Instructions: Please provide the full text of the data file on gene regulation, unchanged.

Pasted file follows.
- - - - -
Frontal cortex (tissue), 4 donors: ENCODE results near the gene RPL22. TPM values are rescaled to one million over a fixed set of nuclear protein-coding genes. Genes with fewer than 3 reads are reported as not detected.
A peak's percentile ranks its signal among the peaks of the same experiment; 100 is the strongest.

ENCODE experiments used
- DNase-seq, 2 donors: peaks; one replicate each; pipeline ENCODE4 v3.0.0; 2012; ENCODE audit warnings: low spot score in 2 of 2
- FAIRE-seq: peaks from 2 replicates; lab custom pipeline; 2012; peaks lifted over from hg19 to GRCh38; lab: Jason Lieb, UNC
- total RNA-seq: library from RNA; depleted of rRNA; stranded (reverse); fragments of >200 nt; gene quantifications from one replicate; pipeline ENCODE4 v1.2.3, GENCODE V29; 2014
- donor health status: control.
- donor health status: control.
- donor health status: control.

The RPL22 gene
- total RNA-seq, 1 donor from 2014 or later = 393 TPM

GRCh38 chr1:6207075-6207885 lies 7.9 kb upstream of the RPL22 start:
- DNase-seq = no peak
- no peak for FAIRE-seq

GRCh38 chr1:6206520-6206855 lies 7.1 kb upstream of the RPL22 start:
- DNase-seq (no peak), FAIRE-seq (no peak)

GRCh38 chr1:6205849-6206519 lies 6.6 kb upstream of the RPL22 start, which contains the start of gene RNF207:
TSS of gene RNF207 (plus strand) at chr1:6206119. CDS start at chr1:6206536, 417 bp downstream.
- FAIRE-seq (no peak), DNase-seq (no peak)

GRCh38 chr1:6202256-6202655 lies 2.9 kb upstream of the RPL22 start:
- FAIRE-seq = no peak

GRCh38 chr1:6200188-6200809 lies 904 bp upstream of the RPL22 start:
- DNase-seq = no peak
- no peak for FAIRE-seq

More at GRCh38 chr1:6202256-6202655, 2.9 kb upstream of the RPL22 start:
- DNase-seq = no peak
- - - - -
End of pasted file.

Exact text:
Frontal cortex (tissue), 4 donors: ENCODE results near the gene RPL22. TPM values are rescaled to one million over a fixed set of nuclear protein-coding genes. Genes with fewer than 3 reads are reported as not detected.
A peak's percentile ranks its signal among the peaks of the same experiment; 100 is the strongest.

ENCODE experiments used
- DNase-seq, 2 donors: peaks; one replicate each; pipeline ENCODE4 v3.0.0; 2012; ENCODE audit warnings: low spot score in 2 of 2
- FAIRE-seq: peaks from 2 replicates; lab custom pipeline; 2012; peaks lifted over from hg19 to GRCh38; lab: Jason Lieb, UNC
- total RNA-seq: library from RNA; depleted of rRNA; stranded (reverse); fragments of >200 nt; gene quantifications from one replicate; pipeline ENCODE4 v1.2.3, GENCODE V29; 2014
- donor health status: control.
- donor health status: control.
- donor health status: control.

The RPL22 gene
- total RNA-seq, 1 donor from 2014 or later = 393 TPM

GRCh38 chr1:6207075-6207885 lies 7.9 kb upstream of the RPL22 start:
- DNase-seq = no peak
- no peak for FAIRE-seq

GRCh38 chr1:6206520-6206855 lies 7.1 kb upstream of the RPL22 start:
- DNase-seq (no peak), FAIRE-seq (no peak)

GRCh38 chr1:6205849-6206519 lies 6.6 kb upstream of the RPL22 start, which contains the start of gene RNF207:
TSS of gene RNF207 (plus strand) at chr1:6206119. CDS start at chr1:6206536, 417 bp downstream.
- FAIRE-seq (no peak), DNase-seq (no peak)

GRCh38 chr1:6202256-6202655 lies 2.9 kb upstream of the RPL22 start:
- FAIRE-seq = no peak

GRCh38 chr1:6200188-6200809 lies 904 bp upstream of the RPL22 start:
- DNase-seq = no peak
- no peak for FAIRE-seq

More at GRCh38 chr1:6202256-6202655, 2.9 kb upstream of the RPL22 start:
- DNase-seq = no peak